Garry Wickerd PhD, NCSP, BCBA
Teachers often struggle with classroom discipline and management, and school psychologists are well positioned to offer guidance to them. To fulfill this consultative role, school psychologists must know the classroom management strategies taught in teacher training, and later implemented in the classroom. Current classroom discipline and management textbooks provide insight into current classroom management practices taught to teachers. Traditional classroom management practices involve consequences to reduce interfering behaviors based on the form of the student’s behavior. For example, if a student is talking to a peer without permission, a common strategy is to send a nonverbal signal like the “evil eye” to stop the behavior. This strategy may inadvertently increase “talking without permission” if the behavior is maintained by teacher attention. Such an unintentional mistake can be avoided through a functionbased approach. In this study, 50 textbooks intended for teachers were evaluated in terms of popularity, and whether the classroom discipline approaches recommended were function-based or topographical. A majority of the textbooks recommended strategies based on the form rather than the function of interfering behaviors. In addition, results indicated that function-based books are not as widely used. According to these results, it is clear teachers are under prepared to effectively manage problem behavior, due to their training on addressing the form, rather than the function, of the behavior.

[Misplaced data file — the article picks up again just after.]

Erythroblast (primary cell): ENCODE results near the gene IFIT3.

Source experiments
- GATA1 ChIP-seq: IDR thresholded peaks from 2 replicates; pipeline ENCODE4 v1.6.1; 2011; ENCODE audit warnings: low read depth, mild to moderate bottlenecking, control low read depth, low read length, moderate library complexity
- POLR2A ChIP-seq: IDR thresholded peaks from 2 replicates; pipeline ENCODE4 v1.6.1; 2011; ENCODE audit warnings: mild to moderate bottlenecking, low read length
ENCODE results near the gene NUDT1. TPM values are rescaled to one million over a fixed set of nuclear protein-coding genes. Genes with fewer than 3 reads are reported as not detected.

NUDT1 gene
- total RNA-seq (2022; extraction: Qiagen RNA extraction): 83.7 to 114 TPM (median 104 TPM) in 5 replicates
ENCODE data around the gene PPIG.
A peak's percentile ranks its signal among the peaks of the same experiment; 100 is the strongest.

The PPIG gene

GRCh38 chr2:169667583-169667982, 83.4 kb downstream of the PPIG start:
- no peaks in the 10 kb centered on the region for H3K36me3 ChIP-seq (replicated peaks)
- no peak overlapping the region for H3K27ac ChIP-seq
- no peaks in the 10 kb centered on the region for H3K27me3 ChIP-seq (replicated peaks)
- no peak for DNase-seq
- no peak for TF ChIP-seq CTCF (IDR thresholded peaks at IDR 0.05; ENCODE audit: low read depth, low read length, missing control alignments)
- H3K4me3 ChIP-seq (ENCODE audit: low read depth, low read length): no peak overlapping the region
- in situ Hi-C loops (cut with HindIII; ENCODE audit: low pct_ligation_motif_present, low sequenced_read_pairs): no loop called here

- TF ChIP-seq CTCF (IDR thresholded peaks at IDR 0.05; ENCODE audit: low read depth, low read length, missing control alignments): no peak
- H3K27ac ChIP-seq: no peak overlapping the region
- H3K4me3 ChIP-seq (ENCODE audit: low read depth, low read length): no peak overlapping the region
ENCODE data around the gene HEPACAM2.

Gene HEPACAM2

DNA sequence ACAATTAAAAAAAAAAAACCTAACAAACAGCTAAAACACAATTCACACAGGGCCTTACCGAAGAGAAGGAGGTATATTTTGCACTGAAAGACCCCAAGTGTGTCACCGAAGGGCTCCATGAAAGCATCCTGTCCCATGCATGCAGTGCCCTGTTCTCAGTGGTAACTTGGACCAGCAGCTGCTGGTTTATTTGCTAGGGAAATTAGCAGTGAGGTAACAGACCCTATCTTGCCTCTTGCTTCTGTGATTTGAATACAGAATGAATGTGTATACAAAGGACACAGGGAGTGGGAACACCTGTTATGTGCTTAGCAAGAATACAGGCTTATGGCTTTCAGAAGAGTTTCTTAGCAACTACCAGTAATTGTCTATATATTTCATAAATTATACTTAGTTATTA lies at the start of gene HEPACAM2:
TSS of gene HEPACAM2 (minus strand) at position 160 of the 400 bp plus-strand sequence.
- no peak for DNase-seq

Luken, Hannah, "The “Evil Eye” and Other Prescriptive Classroom Management Practices" (2018). Thinking Matters Symposium Archive. 168.